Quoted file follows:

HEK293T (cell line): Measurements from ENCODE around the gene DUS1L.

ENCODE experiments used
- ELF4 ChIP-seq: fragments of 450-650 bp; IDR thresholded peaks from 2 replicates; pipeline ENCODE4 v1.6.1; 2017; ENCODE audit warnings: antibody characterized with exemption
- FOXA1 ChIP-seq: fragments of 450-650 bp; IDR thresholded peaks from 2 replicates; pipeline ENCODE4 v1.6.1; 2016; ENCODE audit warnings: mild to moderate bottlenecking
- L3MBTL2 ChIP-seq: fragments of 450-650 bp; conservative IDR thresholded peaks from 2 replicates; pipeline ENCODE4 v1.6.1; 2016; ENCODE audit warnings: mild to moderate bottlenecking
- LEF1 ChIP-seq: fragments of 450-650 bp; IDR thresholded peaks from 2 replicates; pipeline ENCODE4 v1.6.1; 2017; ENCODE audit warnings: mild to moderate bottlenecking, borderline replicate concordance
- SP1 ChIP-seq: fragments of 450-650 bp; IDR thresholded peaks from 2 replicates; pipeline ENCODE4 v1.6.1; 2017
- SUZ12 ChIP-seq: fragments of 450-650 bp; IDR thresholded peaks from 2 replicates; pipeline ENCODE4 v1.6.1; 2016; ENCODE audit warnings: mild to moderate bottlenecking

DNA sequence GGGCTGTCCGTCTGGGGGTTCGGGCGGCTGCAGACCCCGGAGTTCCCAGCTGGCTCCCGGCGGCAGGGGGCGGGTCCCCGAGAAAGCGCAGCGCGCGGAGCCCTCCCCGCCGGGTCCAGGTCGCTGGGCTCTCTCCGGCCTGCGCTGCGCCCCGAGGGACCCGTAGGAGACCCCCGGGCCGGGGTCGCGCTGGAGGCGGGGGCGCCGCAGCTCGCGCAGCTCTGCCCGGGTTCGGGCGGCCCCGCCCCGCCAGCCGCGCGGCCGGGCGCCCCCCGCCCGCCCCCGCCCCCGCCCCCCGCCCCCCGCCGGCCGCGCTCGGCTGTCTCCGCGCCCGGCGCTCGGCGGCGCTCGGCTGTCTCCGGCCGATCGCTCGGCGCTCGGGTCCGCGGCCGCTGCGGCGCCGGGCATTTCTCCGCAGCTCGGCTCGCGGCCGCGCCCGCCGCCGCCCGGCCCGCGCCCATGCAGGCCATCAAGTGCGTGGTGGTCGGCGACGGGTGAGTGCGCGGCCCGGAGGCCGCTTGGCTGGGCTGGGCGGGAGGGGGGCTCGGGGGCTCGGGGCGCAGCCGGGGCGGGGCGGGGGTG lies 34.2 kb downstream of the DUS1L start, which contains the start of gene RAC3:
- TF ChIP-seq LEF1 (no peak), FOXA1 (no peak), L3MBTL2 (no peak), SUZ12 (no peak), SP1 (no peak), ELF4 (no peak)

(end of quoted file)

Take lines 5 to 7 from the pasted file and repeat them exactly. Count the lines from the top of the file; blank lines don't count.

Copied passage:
- L3MBTL2 ChIP-seq: fragments of 450-650 bp; conservative IDR thresholded peaks from 2 replicates; pipeline ENCODE4 v1.6.1; 2016; ENCODE audit warnings: mild to moderate bottlenecking
- LEF1 ChIP-seq: fragments of 450-650 bp; IDR thresholded peaks from 2 replicates; pipeline ENCODE4 v1.6.1; 2017; ENCODE audit warnings: mild to moderate bottlenecking, borderline replicate concordance
- SP1 ChIP-seq: fragments of 450-650 bp; IDR thresholded peaks from 2 replicates; pipeline ENCODE4 v1.6.1; 2017